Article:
Pride, power and exorbitant privilege: There’s more to US decline than loss of faceJan 29, 2023
It is not just pride which motivates the US elite’s fear of China and of multipolarity. Their ‘exorbitant privilege’ rests on power conferred by hegemony. The struggle of Australia, and countries around the world, to reclaim sovereignty in resistance to that power will be difficult because so much hinges on it.
Mike Gilligan incisively and authoritatively eviscerates Australia’s subservience to the US in relation to China, its ceding of sovereignty, and the consequences thereof. However he treats much too lightly what’s in it for America when he writes, ‘America’s territory is not threatened by China. Its pride is. America is picking a fight to preserve its global domination as it sees it’.
Pride there certainly is, and arrogance and hubris. The American empire is the greatest the world has ever seen and its reach and power is enormous.
However there are deeper currents within the river of world events. For American hegemony the struggle is existential, and without hegemony the United States will be much diminished and poorer; it will have to live within its means rather than drawing sustenance from its empire.
Hegemonic power has various dimensions – political, military, ideational, economic and financial. The US is being challenged, indeed is faltering, in each of these in various ways and to differing degrees.
The Ukraine war, which was the result of the extension of hegemony through NATO expansion aimed at the depowering of Russia, has exacerbated difficulties and revealed shortcomings in this multi-dimensional power structure.
Whilst the media has constantly boasted of the isolation of Russia that, in fact, has not happened but the limitations of US influence have become apparent – The West Is With Ukraine. The Rest, Not So Much.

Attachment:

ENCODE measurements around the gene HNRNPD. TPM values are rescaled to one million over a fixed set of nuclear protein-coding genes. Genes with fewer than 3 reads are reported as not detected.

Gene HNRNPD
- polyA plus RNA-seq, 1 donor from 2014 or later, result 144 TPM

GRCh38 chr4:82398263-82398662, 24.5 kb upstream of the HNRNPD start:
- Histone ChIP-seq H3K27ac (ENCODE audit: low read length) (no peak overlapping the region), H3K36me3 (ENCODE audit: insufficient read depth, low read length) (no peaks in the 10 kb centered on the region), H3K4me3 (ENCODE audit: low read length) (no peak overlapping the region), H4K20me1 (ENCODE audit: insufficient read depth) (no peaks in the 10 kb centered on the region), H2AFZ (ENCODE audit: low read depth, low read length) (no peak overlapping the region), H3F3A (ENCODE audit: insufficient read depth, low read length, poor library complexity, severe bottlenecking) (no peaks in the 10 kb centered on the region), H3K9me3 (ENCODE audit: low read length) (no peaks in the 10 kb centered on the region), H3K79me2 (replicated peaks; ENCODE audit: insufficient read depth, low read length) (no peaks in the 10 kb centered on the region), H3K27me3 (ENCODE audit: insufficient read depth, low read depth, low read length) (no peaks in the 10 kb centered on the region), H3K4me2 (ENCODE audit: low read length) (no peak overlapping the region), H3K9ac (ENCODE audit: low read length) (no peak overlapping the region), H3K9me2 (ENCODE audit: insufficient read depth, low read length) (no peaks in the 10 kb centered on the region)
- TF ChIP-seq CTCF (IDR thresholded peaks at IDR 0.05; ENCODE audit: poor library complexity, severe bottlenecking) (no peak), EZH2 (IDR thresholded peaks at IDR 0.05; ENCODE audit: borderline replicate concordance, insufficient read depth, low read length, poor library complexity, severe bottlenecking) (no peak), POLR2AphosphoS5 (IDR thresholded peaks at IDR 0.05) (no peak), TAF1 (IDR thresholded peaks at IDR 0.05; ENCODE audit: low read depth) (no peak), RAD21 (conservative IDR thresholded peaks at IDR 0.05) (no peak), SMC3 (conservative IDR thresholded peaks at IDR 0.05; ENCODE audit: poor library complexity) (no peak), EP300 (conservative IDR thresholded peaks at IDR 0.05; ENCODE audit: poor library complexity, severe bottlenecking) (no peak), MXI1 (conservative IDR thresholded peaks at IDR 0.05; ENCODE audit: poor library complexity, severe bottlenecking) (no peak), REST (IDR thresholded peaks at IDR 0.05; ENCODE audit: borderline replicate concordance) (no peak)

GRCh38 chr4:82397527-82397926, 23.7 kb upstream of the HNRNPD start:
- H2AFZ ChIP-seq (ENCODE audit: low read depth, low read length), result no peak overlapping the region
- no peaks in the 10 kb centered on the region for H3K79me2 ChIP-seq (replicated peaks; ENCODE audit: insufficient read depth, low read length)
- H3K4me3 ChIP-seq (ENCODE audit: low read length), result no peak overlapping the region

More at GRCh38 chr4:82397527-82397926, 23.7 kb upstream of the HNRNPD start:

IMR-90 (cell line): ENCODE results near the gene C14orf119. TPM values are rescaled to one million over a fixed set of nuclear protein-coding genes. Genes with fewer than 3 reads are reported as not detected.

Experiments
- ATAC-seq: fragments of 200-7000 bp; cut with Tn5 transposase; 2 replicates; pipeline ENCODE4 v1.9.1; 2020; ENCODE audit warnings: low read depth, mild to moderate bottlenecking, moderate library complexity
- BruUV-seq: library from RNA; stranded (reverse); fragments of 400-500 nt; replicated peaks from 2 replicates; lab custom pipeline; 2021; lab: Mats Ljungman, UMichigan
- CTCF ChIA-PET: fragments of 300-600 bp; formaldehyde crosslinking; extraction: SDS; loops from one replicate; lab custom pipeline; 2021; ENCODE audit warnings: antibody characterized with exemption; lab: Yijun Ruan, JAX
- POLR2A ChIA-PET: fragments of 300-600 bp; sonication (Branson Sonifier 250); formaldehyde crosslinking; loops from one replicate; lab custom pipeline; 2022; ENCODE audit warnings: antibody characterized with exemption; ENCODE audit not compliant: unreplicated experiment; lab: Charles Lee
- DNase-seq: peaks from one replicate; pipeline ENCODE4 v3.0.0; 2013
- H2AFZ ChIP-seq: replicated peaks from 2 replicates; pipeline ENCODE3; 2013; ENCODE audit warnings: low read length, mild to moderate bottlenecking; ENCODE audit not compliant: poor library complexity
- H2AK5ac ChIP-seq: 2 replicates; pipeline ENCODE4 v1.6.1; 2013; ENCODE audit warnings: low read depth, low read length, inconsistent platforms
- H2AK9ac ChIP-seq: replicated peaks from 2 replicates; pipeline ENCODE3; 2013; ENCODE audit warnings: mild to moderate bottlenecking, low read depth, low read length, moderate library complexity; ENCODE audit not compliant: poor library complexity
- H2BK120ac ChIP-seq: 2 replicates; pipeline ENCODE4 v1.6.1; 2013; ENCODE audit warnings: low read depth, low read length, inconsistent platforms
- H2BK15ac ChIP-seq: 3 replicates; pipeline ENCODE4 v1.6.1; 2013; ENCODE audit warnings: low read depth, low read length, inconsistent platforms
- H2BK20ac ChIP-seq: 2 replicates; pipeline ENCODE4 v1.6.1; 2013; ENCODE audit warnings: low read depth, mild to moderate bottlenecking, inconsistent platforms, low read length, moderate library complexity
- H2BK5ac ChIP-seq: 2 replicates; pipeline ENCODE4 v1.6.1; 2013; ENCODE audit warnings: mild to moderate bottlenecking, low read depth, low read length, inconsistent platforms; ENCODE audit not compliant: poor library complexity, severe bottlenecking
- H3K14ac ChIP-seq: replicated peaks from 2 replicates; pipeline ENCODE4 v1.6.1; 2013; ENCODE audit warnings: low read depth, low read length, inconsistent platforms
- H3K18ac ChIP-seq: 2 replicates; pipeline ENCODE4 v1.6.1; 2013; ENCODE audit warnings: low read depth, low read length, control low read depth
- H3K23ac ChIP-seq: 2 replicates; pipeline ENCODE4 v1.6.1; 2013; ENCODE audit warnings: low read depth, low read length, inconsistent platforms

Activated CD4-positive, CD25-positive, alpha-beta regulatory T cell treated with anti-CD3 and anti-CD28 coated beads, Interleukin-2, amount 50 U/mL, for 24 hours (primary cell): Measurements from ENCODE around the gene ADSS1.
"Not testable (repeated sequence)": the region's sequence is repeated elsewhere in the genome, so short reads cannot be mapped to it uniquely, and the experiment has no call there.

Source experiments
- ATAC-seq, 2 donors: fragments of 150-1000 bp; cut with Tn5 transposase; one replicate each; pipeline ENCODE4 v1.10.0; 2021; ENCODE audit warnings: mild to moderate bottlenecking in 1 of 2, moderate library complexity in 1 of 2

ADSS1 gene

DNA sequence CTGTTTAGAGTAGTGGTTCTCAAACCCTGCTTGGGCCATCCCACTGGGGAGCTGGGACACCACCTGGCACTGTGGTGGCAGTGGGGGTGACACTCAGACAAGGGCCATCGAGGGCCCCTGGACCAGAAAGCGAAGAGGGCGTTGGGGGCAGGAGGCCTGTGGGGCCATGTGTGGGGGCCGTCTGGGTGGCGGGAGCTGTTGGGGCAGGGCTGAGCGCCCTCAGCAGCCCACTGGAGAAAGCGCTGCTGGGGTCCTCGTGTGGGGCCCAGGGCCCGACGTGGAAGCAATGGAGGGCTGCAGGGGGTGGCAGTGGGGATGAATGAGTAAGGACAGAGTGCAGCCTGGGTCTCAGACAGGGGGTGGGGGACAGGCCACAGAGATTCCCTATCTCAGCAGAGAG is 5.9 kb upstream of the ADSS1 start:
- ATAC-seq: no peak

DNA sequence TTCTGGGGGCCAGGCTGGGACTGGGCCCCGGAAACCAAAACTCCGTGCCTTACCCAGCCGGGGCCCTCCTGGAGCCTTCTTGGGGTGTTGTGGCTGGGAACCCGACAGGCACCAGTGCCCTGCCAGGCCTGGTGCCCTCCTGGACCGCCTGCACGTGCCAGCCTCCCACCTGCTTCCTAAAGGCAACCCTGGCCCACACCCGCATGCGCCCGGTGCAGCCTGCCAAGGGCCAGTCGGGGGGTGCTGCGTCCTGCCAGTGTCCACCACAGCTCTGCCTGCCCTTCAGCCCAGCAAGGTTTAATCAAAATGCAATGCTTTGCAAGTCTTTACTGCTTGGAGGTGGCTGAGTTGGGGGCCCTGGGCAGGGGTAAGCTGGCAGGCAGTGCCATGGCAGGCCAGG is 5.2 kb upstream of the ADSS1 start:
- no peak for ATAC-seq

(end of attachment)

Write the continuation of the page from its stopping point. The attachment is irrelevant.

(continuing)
The proxy war in Ukraine against Russia has exposed significant military problems for the US. As Alex Vershinin pointed out in a seminal article, the Ukraine conflict sees the return of industrial warfare, demanding huge amounts of arms and ammunition. Because of offshoring of production to China and other places beyond the inner imperial space facilitated by globalisation and driven by financialisaton the Collective West has become hollowed out and cannot produce the quantities needed even to prosecute a limited proxy war. Hence the shortages of materiel and munitions, and the transfers from NATO national armouries and beyond, and from US bases in Israel and South Korea.
In some ways the ideational dimension has held up best. The mainstream media is replete with war propaganda with very little access allowed to informed comment – hence the importance of oases of dissenting realism such as Pearls and Irritations. Putin has been transformed from a foreign leader reluctantly accepted, as exemplified by him being Time Magazine’s Person of the Year in 2007, to today’s cartoonish embodiment of all things evil. This portrayal is widely embraced in the West, but not so much beyond, another indicator of America’s waning power.
These dimensions – political, military, ideational – are primarily instruments of power. The economic and financial are that, but they are also where the advantages of power are harvested.